Alligator hatchlings have white or yellow marks. DeSid, Getty Images

Conservation Status

The IUCN classifies the conservation status of the American alligator as "least concern." Approximately 5 million American alligators live in the wild. On the other hand, the status of the Chinese alligator is "critically endangered." As of 2018, between 68 and 86 mature individuals lived in the wild, with a stable population trend. At present, more Chinese alligators live in zoos than in the wild. Chinese alligators are protected, plus captive individuals may be successfully reintroduced into the wild.

Alligators and Humans

Alligators typically do not perceive humans as prey. While attacks sometimes occur, they tend to be provoked when a person encroaches on an alligator's territory, in self-defense, or where humans feed alligators and the reptiles have lost their natural shyness.

Alligators are hunted and raised commercially for skin and meat. Wild alligators are a popular sight for ecotourists. Alligators offer an economic benefit to humans by controlling muskrat, copypu (nutria), and other pest animal populations.

Alligators can be trained, but they do not make good pets because they grow very quickly, escape enclosures, and can be unpredictably aggressive.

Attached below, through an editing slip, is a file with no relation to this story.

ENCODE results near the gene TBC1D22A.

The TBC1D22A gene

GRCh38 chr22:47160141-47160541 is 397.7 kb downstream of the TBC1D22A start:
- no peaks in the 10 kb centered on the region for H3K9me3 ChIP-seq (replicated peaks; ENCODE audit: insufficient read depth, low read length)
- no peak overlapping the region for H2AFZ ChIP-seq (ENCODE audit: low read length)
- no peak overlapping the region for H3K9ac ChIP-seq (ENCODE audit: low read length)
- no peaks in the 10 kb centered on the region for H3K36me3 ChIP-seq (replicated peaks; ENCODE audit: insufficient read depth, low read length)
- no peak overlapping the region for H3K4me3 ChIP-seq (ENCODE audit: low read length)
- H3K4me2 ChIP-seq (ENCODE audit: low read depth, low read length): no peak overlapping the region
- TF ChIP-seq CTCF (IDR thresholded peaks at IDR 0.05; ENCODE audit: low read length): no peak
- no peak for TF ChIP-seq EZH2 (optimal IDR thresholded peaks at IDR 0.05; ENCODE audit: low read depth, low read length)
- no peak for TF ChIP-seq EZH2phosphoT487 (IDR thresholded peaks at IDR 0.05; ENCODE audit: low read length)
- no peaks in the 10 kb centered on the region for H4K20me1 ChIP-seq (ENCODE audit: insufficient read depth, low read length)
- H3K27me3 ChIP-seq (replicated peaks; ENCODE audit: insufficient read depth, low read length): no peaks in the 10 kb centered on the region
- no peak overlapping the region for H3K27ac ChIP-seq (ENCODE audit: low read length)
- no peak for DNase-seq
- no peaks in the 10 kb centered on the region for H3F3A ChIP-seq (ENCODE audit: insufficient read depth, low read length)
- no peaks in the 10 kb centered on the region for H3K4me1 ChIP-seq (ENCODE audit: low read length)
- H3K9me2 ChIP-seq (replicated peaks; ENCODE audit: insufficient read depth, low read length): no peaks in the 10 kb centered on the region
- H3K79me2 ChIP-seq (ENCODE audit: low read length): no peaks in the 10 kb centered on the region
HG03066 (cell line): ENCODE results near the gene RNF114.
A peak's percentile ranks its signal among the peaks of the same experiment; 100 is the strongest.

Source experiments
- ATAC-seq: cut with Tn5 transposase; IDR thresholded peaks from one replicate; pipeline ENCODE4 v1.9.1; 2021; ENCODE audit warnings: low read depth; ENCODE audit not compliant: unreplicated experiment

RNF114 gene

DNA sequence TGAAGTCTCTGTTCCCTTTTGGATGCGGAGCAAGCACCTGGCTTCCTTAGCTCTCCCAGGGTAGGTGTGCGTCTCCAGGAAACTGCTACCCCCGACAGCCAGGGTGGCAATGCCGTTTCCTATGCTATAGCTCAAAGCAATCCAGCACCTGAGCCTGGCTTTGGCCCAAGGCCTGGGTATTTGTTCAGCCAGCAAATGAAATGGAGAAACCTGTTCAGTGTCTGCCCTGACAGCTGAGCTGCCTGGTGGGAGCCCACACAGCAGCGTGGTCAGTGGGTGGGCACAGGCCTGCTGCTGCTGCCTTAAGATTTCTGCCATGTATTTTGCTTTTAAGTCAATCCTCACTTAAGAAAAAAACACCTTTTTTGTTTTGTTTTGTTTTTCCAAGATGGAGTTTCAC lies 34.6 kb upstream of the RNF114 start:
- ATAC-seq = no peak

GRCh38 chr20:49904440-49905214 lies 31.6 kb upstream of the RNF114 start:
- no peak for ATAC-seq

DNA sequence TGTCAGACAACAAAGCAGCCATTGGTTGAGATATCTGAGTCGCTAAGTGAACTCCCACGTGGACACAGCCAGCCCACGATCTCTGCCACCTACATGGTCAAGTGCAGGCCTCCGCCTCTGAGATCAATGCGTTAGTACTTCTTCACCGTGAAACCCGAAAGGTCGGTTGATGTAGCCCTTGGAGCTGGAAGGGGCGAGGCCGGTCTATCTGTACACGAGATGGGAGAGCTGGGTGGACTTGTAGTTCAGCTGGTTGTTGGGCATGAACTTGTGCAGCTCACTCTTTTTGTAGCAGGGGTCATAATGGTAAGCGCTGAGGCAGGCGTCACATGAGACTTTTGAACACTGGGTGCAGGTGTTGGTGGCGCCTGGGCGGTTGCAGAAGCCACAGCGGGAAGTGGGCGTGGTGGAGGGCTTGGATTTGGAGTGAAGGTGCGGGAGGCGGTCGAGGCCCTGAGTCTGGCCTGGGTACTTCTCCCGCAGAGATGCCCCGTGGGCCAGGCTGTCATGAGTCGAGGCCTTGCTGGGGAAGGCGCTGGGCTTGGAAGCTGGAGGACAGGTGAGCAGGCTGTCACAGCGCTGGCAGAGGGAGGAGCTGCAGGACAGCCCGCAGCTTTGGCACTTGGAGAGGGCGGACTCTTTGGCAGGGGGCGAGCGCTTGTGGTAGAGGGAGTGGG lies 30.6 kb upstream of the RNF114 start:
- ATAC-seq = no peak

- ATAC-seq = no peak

Fun fact: While an alligator closes its mouth with force, its jaws are too weak to open when the mouth is held closed.
Fun fact: While an alligator closes its mouth with force, its jaws are too weak to open when the mouth is held closed. Zen Rial, Getty Images


  • Brochu, C.A. (1999). "Phylogenetics, taxonomy, and historical biogeography of Alligatoroidea". Memoir (Society of Vertebrate Paleontology). 6: 9–100. doi:10.2307/3889340
  • Craighead, F. C., Sr. (1968). The role of the alligator in shaping plant communities and maintaining wildlife in the southern Everglades. The Florida Naturalist, 41, 2–7, 69–74.
  • Crocodile Specialist Group (1996). Alligator mississippiensis. The IUCN Red List of Threatened Species 1996: e.T46583A11061981. doi:10.2305/IUCN.UK.1996.RLTS.T46583A11061981.en
  • Fish, Frank E.; Bostic, Sandra A.; Nicastro, Anthony J.; Beneski, John T. (2007). "Death roll of the alligator: mechanics of twist feeding in water." The Journal of Experimental Biology. 210 (16): 2811–2818. doi:10.1242/jeb.004267
  • Jiang, H. & Wu, X. (2018). Alligator sinensis. The IUCN Red List of Threatened Species 2018: e.T867A3146005. doi:10.2305/IUCN.UK.2018-1.RLTS.T867A3146005.en
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Helmenstine, Anne Marie, Ph.D. "Alligator Facts." ThoughtCo, Sep. 23, 2021, Helmenstine, Anne Marie, Ph.D. (2021, September 23). Alligator Facts. Retrieved from Helmenstine, Anne Marie, Ph.D. "Alligator Facts." ThoughtCo. (accessed June 7, 2023).